Rideau focuses on balance to create a timeless look you can love even 15 years later. “At the end of the day, people want to see you.” She elaborates, “They want to see something that doesn’t look like the house they just walked out of.”
How to Pair—Mix Natural With the Atypical
Whether Rideau is entertaining for a few people or a large party, she likes to keep things very simple, although it may not look simple to the untrained eye. She starts with the food by selecting as many dishes as possible that can be done before her guests arrive.
Next, Rideau suggests wine pairings should always be preplanned. She shares a few of her favorite pairings with Cuisine Noir by prefacing, “You have the more natural pairings like red pairing—like the bigger cabernet or Bordeaux wines with steak.”
For a twist, she recommends pairing a grenache, or ganarcha as it’s known in Spain, wine with grilled salmon to create an outstanding flavor profile. “It’s really about balancing fruit and acid together.” She also recommends bringing a piece of blue cheese out after dinner and enjoying that with red wine, like a petite syrah. “It’s life-changing when you have that perfect pairing,” she exclaims.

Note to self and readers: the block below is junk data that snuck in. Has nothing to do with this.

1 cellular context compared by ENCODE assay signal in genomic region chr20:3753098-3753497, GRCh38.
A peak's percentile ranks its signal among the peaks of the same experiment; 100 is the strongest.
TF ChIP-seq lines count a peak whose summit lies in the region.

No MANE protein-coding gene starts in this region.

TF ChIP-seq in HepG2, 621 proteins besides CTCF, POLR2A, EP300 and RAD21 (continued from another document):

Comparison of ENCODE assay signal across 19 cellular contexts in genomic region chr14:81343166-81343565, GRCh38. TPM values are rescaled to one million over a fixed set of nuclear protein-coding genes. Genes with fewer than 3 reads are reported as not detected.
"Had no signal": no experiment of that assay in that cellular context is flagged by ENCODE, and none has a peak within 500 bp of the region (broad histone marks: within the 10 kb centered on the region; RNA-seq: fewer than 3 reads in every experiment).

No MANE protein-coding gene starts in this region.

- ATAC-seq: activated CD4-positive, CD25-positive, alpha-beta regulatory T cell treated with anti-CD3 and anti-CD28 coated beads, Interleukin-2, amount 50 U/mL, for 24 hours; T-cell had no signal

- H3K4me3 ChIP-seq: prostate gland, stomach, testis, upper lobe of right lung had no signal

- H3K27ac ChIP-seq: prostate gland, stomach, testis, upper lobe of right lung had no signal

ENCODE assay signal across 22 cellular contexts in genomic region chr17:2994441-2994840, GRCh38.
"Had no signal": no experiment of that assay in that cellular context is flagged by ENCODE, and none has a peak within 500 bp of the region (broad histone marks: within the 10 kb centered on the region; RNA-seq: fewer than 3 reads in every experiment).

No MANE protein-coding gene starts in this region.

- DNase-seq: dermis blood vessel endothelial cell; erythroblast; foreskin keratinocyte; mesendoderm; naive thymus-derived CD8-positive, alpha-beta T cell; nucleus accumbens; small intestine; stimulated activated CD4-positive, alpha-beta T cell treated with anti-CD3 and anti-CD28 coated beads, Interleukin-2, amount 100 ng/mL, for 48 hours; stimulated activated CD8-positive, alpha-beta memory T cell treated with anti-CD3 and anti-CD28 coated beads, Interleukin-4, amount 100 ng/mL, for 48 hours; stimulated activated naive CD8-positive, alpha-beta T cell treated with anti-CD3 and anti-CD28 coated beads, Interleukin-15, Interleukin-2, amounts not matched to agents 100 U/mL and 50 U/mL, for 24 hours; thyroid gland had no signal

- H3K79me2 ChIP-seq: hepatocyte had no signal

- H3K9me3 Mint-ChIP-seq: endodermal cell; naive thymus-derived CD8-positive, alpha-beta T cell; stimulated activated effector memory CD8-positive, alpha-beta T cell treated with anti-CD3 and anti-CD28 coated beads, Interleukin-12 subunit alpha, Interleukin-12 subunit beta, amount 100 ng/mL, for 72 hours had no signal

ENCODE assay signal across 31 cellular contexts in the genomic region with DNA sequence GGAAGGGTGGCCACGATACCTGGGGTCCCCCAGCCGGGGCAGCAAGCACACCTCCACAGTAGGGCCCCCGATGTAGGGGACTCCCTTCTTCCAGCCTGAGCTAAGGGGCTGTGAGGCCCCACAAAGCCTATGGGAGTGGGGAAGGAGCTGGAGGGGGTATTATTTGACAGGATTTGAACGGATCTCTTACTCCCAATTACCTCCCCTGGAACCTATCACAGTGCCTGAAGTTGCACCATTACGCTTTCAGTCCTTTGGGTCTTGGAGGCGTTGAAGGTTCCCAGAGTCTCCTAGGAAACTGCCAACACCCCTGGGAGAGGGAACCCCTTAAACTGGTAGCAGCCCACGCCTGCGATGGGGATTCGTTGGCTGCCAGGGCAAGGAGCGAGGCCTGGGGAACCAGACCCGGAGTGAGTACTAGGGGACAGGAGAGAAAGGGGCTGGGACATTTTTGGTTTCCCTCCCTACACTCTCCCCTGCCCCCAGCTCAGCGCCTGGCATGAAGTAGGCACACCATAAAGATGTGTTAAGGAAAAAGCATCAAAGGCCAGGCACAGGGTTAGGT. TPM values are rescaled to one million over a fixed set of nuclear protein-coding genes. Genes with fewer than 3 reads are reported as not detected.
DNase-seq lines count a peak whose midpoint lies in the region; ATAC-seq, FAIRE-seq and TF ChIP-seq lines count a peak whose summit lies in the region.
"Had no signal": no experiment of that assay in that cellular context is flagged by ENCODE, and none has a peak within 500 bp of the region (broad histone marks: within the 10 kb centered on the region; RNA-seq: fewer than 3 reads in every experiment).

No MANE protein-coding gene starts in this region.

Years ago, after gushing over her love of the varietal albariño, Ibarra surprised Rideau with an acre of land in 2012. Their first harvest did very well, and they’ve been producing her beloved albariño ever since. Rideau recommends invoking freshness by preparing ceviche to play up the natural acidity of lemons and limes or sashimi to unleash the magic of pairing.
“With every wine you drink, whether you love it or not, there is a food pairing for it—and when you have those two together, it really transforms [the experience]. I think it’s the same feeling for design when you pick a fabric and you think, ‘Oh, my gosh, what could go with it?’”
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She continues, “Maybe it’s kind of dull on its own, but when you put it with [something] white opposing, that’s when magic happens—and I think wine and food are the same way.”
To connect with Caren Rideau and learn more about her ventures, follow her on social media The Kitchen Design Group and Tierra Y Vino. You can also visit her website and support the Design Leadership Foundation in its mission to change the lives of aspiring leaders in design.